CBD Oil With Turmeric Side Effects

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Both CBD and turmeric are thought to have great benefits for inflammation and ridding the body of toxins. But how does it work? The CBD and curcumin helps create a synergistic response, where the two substances together are greater than the effect provided by each on its own… Find out more about complementary medicines and the top five that people contact us about.

Whats the deal with….CBD and turmeric?

If CBD and turmeric offer potential benefits for inflammation, could it make sense to combine both?

15th August 2021

Both CBD and turmeric are thought to have great benefits for inflammation and ridding the body of toxins. They are now being combined as food, capsules, oil and coffees. But how does it work?

Turmeric

Turmeric is the spice that gives curries a vibrant yellow colour. It comes from the root of a plant called Curcuma longa. For centuries the compound curcumin contained in turmeric has been used in Indian medicine as an anti-oxidant. It also may have potential anti-inflammatory properties. This makes it perfect for helping to boost the similar properties that are associated with CBD.

There have been a few recent reviews and trials on turmeric for knee pain and arthritis.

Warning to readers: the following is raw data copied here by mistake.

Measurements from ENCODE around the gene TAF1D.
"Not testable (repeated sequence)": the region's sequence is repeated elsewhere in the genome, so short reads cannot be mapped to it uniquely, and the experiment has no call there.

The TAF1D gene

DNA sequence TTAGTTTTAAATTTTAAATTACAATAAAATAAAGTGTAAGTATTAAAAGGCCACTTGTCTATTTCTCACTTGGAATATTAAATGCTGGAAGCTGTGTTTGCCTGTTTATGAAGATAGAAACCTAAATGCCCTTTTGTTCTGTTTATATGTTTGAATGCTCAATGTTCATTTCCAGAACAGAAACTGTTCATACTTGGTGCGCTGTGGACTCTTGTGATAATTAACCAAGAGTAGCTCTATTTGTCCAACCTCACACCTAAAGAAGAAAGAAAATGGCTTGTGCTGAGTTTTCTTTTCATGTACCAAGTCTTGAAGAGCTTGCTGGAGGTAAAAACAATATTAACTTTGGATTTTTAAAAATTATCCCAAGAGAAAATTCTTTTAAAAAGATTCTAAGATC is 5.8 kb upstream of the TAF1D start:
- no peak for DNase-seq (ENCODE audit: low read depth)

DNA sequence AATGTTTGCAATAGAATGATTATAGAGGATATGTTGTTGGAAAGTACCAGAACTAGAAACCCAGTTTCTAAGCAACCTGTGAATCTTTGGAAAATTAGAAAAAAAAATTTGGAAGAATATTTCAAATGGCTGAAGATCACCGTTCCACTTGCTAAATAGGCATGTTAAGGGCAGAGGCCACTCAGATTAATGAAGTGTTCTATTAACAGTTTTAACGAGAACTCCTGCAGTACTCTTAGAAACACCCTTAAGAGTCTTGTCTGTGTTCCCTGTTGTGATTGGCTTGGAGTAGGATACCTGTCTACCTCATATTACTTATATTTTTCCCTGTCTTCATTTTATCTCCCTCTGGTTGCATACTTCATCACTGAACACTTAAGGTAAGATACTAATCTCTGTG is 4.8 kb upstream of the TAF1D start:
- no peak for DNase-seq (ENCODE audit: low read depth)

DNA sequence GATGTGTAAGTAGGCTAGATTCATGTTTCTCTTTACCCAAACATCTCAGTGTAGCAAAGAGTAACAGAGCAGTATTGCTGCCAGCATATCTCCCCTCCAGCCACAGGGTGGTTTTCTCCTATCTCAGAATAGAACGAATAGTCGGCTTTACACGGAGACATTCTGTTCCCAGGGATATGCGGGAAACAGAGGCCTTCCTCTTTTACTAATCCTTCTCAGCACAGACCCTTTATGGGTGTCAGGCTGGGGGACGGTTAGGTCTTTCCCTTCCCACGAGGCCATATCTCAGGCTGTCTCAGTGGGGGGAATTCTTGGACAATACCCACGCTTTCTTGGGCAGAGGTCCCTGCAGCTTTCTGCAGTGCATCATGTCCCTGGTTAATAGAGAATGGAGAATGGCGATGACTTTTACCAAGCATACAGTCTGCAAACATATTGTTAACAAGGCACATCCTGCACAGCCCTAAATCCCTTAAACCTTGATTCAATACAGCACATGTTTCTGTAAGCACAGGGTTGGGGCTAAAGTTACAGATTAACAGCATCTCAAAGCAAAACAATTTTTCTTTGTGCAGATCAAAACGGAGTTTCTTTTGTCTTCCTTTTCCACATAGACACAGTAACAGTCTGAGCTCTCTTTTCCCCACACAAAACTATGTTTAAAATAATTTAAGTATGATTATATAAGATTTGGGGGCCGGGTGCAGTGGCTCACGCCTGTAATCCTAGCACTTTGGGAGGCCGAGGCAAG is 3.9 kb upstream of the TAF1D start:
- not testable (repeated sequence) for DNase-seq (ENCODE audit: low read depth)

A review from this year on turmeric for anti-inflammatory has revealed it may help with osteoarthritis (OA). The researchers concluded that over the ten studies examined when compared with a placebo, there appears to be a benefit of turmeric on knee OA pain and function.

In a small study from 2020 on 70 patients diagnosed with knee arthritis, it was discovered that those taking turmeric reported less knee pain.

CBD has also shown potential for soothing arthritic pain. In one study, researchers treated arthritic rats with a topical form of CBD. The rats showed a difference in inflammation levels and their condition was less developed.

It is unknown how CBD and turmeric combine. As they have main similar properties, it could be beneficial to combine both for certain conditions such as osteoarthritis.

Absorption issues

One difficulty with taking turmeric is that it is incredibly hard to absorb due to its hydrophobic nature. This causes the molecules to stick together when they come into contact with water in the body. It is thought that adding pepper to turmeric will increase the absorption rate by 2000 percent.

Both CBD and turmeric have low bioavailability making it difficult to absorb them easily. However, they are both lipophilic which means adding fat can help them absorb better.

How to take CBD and turmeric

This is why CBD and turmeric as supplements come with an oil base. Different companies use different bases including rapeseed, hemp or flaxseed oil. Taking these compounds suspended in an oil automatically makes them more easily absorbed. The oil can be popped under the tongue for a few minutes before being swallowed.

Food and drink